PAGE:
Screws into endgrain do not hold very well

That section title is pretty self-explanatory. If you drive a screw through one board and into the endgrain of another board, the screw will be much more likely to pull out of the endgrain than it will if you drive the screw into the face or edge of the second board. Toenailing or its fancy cousin, pocket hole joinery, takes advantage of this concept and basically runs the screws in the opposite direction (but at a slight angle, since that's more practical than growing a tree so it will have screws sticking out of its end grain).

Reinforce against racking

Simply put, racking is any lateral motion where the top and bottom of a structure are moving in opposite directions relative to one another. If you don't properly reinforce against it, racking force can exert tremendous force on your joints, especially right-angle joints, causing the joints to fail.

I would highly recommend adding some diagonal braces across the back and sides to reinforce against racking. Or you could install plywood or MDF panels across the sides and back to make the structure more rigid. You could miter the ends and add them in place of the small angle brackets. Or you could use a much larger angle bracket that extends out further from the corner. Either way, you want your structure to be made of big triangles or you want to fill in the rectangles to resist racking.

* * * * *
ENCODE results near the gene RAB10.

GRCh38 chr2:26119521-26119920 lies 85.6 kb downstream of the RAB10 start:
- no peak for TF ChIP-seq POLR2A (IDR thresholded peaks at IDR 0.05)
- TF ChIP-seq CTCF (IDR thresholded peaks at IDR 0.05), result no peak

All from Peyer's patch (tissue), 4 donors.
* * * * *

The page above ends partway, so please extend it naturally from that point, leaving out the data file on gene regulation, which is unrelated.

Upgrade your lumber

The boards you've chosen seem a bit undersized for a bed, even though they certainly can support the static 120kg load. Certain dense wood species will be fine, but if you're using common construction lumber like Douglas Fir, I'd scale up to a larger size. I'm not sure what lumber sizes you have available in your region, but 48mm x 68mm is roughly the size of a 2x4 here in the states. I personally would opt for the metric equivalent of a 2x6 (1.5"x5.5") or even a 1x6 (0.75"x5.5") over a 48mm x 68mm, i.e., a 2x4 (1.5"x3.5").

In addition to the greater load-bearing capacity, you can spread out your screws a little more, which will help strengthen the bed somewhat against racking forces.

How are you going to get it in and out of the room?